Agricultural wastes, Animal waste, Methane
A microbiological and economic study of methane production from dairy cattle waste was performed. The profit potential of producing methane and other vendable products from dairy cattle wastes was studied using a computerized cost model. The unit gas cost ($/cu. ft. methane) was determined for refractory volatile solids (VS) concentrations between 52% and 28% (W/W). Reaction rate constants (RKO) between 5.92 x 109 and 1.24 x 1011 were used. Retention time (RT) was varied between 1 and 10 days. Total solids (TS) concentration was varied between 8% and 14%. Analyses were performed with and without a fertilizer plant option for upgrading digester effluent solids. Unit gas cost (UGC) decreased as RKO increased and as the refractory VS concentration decreased when determined without the fertilizer option. UGC decreased at short retention times as RKO increased when the fertilizer option was included. The unit gas costs were always above $8.00 per M. cu. ft. CH4 without a fertilizer plant, and were consistently lower than the current intrastate market price of $3.18 per M. cu. ft. CH4 when a fertilizer plant was incorporated into the system. Microbiological studies were conducted using a multistage multistream digester. The design consisted of a 1,700 liter central digester with a working volume of 1,200 liters and 10, 50 liter satellite digesters with a working volume of 40 liters each. The digester design allowed for the automatic addition of substrate to the central digester once per hour and three times per hour to the satellites. The digester was operated at 55┬░C and 10% TS with a 6 day RT in the central digester and 2 days RT in the satellites. Manure from a commercial dairy was utilized for substrate. Methane production was directly related to the type of cattle feed ration. It ranged between 1.27 and 0.3 liters CH4 per liter of reactor fluid per day at a 6 day RT. Alkalinity, volatile fatty acids (VFA) and ammonia concentrations were related to methane production. VFA concentrations were lower and methane production slightly higher in the satellite digesters. Analysis of the digester effluent for fertilizer value was investigated by drying for 10 days on a as and drying bed at an initial depth of 10 cm. Total nitrogen, phosphorous (as P2O5) and potassium (as K2O) concentrations were: 1.8%, 1.1% and 7.2% for undigested manure; 4.5%, 2.3%, and 9.1% for 6 day RT effluent; 2.0%, 1.1% and 7.5% for 8 day RT effluent. Our economic studies indicate that digester operating conditions should include a 3-5 day RT, 10-12% TS, minimal changes in feed ration and recovery of solids for upgrading to fertilizer.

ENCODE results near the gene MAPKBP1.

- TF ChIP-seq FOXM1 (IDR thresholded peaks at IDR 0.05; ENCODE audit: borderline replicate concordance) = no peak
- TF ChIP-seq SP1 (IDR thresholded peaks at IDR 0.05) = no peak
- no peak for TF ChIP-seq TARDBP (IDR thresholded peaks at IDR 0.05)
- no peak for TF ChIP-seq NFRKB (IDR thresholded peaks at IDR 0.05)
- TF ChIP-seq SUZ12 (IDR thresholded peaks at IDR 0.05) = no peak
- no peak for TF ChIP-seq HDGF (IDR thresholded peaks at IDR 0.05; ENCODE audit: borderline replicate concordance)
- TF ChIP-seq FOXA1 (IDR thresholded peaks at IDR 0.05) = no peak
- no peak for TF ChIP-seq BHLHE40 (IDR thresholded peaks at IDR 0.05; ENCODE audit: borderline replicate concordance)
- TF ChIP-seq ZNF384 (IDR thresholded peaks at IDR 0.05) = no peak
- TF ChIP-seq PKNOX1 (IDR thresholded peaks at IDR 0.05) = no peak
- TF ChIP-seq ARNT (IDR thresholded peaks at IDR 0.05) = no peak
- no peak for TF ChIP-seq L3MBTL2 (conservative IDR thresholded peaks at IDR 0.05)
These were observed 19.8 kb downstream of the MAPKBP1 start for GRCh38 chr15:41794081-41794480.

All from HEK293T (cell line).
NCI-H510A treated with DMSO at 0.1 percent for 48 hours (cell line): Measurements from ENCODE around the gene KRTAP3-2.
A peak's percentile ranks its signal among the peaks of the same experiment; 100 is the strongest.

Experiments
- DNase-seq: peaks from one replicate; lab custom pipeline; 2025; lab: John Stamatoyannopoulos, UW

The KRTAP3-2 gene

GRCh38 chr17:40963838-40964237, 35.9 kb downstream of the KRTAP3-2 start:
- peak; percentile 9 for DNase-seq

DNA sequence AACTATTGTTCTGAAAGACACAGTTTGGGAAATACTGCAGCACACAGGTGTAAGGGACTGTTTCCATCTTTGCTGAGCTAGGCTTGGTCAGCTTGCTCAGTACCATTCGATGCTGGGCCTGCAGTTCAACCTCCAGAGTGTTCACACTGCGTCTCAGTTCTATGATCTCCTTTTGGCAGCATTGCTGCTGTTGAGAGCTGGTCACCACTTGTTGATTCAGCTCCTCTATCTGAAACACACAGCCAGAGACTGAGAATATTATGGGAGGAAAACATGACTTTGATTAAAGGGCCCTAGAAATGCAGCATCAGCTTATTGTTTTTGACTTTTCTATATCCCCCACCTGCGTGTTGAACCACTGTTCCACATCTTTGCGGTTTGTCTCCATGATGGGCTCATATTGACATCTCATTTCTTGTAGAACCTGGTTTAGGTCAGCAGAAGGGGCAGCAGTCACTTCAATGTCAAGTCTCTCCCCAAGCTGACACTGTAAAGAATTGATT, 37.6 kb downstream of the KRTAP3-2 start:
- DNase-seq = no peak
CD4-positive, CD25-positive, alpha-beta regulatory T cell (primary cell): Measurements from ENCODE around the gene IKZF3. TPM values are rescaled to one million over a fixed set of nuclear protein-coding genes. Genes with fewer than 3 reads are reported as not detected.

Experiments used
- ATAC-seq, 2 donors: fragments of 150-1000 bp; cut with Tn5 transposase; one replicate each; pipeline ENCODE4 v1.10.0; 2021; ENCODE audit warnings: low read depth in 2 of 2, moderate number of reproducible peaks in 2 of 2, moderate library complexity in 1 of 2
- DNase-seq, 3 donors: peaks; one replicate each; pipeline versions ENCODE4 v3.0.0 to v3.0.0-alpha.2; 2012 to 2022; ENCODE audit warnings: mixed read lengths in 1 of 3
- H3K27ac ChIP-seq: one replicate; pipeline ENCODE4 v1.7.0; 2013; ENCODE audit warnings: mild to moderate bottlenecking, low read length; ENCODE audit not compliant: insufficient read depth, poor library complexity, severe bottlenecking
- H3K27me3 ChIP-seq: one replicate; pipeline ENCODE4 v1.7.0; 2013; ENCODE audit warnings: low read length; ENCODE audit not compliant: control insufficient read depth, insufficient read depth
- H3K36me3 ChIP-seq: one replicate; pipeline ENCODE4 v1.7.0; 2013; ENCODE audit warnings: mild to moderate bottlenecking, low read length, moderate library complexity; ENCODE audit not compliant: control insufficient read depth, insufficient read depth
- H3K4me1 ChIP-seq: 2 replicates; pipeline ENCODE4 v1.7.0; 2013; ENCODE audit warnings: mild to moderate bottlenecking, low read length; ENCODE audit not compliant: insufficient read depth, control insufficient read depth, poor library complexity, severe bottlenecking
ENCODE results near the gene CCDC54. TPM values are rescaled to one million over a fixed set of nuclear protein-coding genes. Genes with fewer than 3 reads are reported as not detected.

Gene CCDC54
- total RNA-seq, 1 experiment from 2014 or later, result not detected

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Master of Science (M.S.)
College of Arts and Sciences
Length of Campus-only Access
Masters Thesis (Open Access)
Scholla, Michael H., "Methane Production from Dairy Cattle Waste" (1981). Retrospective Theses and Dissertations. 592.